MEREDA shifted from Dr. Colgan’s perspective on infrastructure to his perspective on the real estate economy as it unveiled its 2022 Index, a key economic indicator for Maine. The conference then concluded with a panel discussion featuring Scott Jason of Cianbro Construction, Michael Stoddard of Efficiency Maine, Greg Payne from the Governor’s Office of Policy Innovation and the Future, and Kerem Durdag of GWI Broadband. The panel was moderated by Brain Curley, Architect and Director of Design and Construction at MaineHealth. The dynamic discussion with these in-state experts highlighted the wide range of intersecting topics that are crucial to maximizing the impact of the BIL funds for the state. Jason focused on the workforce challenges companies like Cianbro face to be able to build new infrastructure, noting that in particular Cianbro needs to attract highly skilled workers with years of experience to complete some of the necessary projects. Selling Maine as a place to live in addition to training entry-level construction workers is part of their strategy. Stoddard outlined how the federal funds can help Maine “go electric” and highlighted the opportunities building owners and developers have to improve the energy efficiency of their buildings. Installing electric vehicle chargers across the state will be another focus for Efficiency Maine. While not specifically part of the BIL funds, Payne spoke about how the affordable housing landscape is a key part of the discussion for Maine to help house the state’s workforce and drive development in rural areas. “Maine’s affordable housing pipeline is big and we need to keep it that way,” shared Payne. Durdag spoke of the monumental effort that companies like GWI and others are engaged in to bring broadband to every Mainer who wants it. The massive injection of federal funds will help Maine level up its infrastructure to the 21st century and enable Mainers “to do business and interact on a global scale.” Durdag compared the current broadband effort to the Rural Electrification Administration in the 1930s which brought electricity to millions of Americans and to the Federal-Aid Highway Act of the 1950s which changed the way we travel through our country. “What we build today, our kid’s kids will be leveraging off of,” shared Durdag. With the support and planning of the Governor’s office, the plan is to have the state’s broadband network in place in the next seven years. “In terms of speed, that is bonkers-nuts,” quipped Durdag.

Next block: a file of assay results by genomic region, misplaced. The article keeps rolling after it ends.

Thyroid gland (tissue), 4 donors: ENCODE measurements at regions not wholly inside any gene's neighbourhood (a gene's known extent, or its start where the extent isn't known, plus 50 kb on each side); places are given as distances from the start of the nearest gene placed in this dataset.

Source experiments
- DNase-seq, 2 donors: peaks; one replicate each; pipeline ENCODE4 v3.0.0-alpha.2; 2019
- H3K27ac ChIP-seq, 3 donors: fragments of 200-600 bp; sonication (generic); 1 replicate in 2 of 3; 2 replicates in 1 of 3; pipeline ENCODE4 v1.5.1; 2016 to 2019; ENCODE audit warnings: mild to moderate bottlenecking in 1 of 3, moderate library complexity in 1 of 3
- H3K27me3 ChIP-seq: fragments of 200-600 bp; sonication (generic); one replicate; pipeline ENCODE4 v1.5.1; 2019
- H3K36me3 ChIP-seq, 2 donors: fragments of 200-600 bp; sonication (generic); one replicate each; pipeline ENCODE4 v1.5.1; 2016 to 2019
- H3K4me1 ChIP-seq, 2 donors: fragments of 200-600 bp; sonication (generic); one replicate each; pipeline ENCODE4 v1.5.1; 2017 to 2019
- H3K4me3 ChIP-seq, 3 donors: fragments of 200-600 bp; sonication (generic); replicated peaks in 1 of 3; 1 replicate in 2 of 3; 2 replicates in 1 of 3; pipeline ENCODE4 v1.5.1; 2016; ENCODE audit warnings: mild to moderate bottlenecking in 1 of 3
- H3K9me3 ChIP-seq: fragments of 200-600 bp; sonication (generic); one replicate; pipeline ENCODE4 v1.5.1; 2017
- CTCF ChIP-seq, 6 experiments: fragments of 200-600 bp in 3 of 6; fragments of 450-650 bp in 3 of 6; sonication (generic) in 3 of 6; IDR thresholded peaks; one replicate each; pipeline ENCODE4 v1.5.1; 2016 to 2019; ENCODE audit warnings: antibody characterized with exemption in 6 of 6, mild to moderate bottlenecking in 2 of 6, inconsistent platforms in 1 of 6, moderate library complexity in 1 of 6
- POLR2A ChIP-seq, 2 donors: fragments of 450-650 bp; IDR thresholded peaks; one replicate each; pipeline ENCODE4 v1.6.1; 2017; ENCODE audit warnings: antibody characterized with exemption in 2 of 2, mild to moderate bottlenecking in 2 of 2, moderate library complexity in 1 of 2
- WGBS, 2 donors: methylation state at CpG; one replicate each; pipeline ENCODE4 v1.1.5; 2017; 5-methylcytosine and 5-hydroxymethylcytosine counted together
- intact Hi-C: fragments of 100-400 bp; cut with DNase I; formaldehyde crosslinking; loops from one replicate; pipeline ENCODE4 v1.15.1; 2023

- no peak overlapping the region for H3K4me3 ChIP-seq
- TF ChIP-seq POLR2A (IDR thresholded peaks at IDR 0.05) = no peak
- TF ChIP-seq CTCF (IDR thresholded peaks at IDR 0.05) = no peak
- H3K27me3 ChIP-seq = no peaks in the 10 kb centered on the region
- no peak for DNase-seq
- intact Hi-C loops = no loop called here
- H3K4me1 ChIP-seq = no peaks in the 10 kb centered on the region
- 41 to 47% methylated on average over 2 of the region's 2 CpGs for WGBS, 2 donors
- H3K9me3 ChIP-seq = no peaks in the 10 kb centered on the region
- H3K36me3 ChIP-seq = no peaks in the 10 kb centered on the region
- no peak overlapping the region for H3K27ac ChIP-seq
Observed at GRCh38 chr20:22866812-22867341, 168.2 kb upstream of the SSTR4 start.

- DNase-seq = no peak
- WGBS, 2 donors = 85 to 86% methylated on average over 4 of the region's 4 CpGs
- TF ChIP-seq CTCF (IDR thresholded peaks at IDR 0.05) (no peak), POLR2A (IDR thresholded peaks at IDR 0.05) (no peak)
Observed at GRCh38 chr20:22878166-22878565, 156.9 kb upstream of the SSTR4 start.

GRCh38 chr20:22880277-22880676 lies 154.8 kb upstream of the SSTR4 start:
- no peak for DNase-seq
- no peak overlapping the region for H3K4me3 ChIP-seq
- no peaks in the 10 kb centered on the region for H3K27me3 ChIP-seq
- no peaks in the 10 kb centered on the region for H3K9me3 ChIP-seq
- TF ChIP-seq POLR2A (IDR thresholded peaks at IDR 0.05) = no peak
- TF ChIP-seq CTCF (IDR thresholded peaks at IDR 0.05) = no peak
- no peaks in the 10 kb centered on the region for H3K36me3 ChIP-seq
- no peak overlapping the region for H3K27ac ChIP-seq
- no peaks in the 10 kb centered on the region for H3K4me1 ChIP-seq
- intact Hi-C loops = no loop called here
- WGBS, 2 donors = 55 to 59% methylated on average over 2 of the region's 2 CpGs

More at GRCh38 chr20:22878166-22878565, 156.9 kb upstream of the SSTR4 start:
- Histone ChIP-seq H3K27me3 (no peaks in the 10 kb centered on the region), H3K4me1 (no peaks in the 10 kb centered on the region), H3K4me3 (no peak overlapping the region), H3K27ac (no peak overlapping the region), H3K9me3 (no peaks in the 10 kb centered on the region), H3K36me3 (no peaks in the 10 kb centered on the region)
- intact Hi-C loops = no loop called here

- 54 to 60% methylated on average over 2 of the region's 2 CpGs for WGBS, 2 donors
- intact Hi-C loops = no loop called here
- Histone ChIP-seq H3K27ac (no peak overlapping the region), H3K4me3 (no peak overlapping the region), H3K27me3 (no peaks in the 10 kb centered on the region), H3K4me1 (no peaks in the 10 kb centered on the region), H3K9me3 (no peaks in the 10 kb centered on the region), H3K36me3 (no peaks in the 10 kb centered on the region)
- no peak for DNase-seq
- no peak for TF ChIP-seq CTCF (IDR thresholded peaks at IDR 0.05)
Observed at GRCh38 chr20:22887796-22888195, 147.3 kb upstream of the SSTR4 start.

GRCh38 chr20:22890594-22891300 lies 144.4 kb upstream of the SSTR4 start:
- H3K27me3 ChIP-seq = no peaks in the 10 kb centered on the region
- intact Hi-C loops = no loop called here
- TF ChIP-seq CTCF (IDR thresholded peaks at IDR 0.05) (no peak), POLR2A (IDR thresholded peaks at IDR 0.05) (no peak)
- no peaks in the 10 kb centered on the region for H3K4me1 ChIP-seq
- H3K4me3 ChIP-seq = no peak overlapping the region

To sum things up, Curley commented during the audience Q&A that he is blown away by the transformative nature of the BIL funds. “It’s about more than roads and bridges,” shared Curley. “There will be a ripple effect.” The Spring Conference brought together our state’s best and brightest and underscored how MEREDA and its members have an opportunity to invest in infrastructure that will help Maine build its future in a responsible way. As Durdag noted on the effort, “It will have a massive societal impact. What we do today will matter for generations.”